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‘Occupy’ protest forces closure of St. Paul’s Cathedral in London
LONDON — Anti-capitalism protesters camped outside St. Paul's Cathedral have forced the iconic church to shut its doors for the first time since World War II out of concern for what it says are health and safety risks posed by the “Occupy the London Stock Exchange” movement, now entering its 10th day.
The protest is an extension of the “Occupy Wall Street” campaign in the U.S., which has spread across the States - and the Atlantic to London, where some 200 tents have been pitched blocks away from the city’s financial center, their owners standing in solidarity with their American counterparts in calling for a more equitable distribution of wealth and an end to austerity measures.
In announcing the decision to close St. Paul’s and move church events elsewhere, the Rev. Graeme Knowles said there has been a “good atmosphere” between protesters and cathedral staff. But he urged activists to recognize practical concerns about the demonstration, such as limited access the church itself.
“We have done this with a very heavy heart, but it is simply not possible to fulfill our day-to-day obligations to worshippers, visitors and pilgrims in current circumstances,” Mr. Knowles said Friday, adding that the closure would last “until further notice.”
Protesters quickly hit back, insisting that they have complied with all health and safety requests and calling on cathedral staff to provide more detail about its concerns.
Indeed, the bustling sea of campers seemed unfazed Sunday, with activists on one side of the church performing an impromptu, anti-capitalism rap as members of the Socialist Party solicited petition signatures at the foot of the Queen Anne statute near the main entrance.
Elsewhere, people held philosophy discussions under a white tent labeled “Tent City University.”
“We’re not here for trouble. We’re here for peace,” said Graham Harrison Bird, a 50-year-old Iraq War veteran who lives in London but has been camped out in a small tent since the protests started on Oct. 15.
Mr. Bird said he was hospitalized for five months after sustaining injuries in Basra, hasn’t been allowed back to work since then and lost much of his pension funds as a result of the financial crisis.
Asked how long he plans to stay at St. Paul‘s, he replied: “As long as it takes.”
“Christopher Wren built this, so it belongs to us,” he said, referring to the architect of the 400-year-old cathedral.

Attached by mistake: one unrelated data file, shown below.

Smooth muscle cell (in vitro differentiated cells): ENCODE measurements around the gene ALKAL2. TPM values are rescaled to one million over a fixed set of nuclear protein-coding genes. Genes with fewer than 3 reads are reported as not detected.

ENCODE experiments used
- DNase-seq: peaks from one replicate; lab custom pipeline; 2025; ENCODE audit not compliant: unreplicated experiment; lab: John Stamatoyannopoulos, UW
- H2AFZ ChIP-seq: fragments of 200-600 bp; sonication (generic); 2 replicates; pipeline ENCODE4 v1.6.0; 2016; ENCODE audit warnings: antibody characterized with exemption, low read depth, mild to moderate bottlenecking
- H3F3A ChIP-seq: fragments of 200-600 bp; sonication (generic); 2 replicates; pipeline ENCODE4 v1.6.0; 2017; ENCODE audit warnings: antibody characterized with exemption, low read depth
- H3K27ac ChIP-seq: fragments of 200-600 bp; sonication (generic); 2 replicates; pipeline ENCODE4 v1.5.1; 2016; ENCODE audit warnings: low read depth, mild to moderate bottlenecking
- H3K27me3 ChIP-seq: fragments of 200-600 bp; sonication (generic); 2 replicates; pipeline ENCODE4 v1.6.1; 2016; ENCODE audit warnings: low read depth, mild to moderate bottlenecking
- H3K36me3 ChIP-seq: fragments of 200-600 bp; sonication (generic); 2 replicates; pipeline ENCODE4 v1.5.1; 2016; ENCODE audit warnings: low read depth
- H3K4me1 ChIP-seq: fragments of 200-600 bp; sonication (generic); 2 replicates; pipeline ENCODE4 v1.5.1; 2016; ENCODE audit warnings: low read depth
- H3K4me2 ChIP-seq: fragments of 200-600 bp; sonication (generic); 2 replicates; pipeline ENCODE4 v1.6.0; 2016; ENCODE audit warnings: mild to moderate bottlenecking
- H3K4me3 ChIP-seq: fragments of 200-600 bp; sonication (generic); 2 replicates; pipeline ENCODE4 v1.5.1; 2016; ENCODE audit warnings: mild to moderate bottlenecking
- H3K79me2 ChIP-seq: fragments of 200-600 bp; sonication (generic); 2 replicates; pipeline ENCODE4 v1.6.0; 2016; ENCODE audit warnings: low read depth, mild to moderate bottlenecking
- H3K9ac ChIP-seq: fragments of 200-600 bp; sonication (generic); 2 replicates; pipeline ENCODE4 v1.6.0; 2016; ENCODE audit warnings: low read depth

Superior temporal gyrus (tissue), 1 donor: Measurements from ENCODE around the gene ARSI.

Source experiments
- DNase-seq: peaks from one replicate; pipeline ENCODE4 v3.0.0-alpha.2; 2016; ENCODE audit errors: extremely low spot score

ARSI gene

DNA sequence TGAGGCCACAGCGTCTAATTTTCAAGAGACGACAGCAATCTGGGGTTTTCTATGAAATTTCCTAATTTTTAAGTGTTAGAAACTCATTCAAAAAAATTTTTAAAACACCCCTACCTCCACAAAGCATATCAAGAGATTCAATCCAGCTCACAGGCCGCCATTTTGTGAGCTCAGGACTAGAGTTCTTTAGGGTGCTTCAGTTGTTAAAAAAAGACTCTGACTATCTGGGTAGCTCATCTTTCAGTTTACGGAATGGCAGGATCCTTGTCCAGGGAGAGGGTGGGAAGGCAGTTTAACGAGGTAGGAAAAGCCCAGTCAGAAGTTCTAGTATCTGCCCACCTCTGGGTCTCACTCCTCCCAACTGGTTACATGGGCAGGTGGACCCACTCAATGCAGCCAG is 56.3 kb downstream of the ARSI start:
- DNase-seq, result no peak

St. Paul‘s, where Prince Charles and Lady Diana Spencer were married in 1981, is one of London’s top tourist attractions. Last year, the church earned an average of nearly $36,000 a day from commercial activities, according to the BBC.
It’s not clear what the cathedral will do if protesters continue to ignore requests to leave. A spokeswoman for St. Paul’s did not respond to messages seeking comment Sunday.
A special Evensong event scheduled for Monday night has been relocated from St. Paul’s to a cathedral south of the River Thames.
Beyond the church’s financial losses, city officials and others have expressed concerns that local businesses are taking a hit as well.
“Tourists won’t come to this area because they’re intimidated,” said Dan Hartley, a 22-year-old London resident who stopped to observe the demonstrators with a couple of friends. “All these shops are losing money. I don’t understand it.”
For their part, demonstrators say such worries are unfounded and the opposite is true.
“It’s bringing people in, if anything,” said Nick Fischer, a 20-year-old fast-food worker who made the trek from Liverpool with a friend to take part in the protest.
As an example, Mr. Fischer pointed to a nearby Starbucks - where many protesters hang out or use the restroom - that was packed.
“There’s always going to be a risk,” Mr. Fischer said. But he added that police in London and elsewhere in the UK learned from this summer’s riots not to “instigate.”
Police are a regular presence at St. Paul‘s, though they keep a low profile. On Sunday, several officers strolled through the maze of tents, with some drinking coffee as others took a moment to read from a vast array of posters and manifestos plastered throughout the area.
“They’re the 99 percent too,” Mr. Fischer said, employing a catchphrase of the movement.
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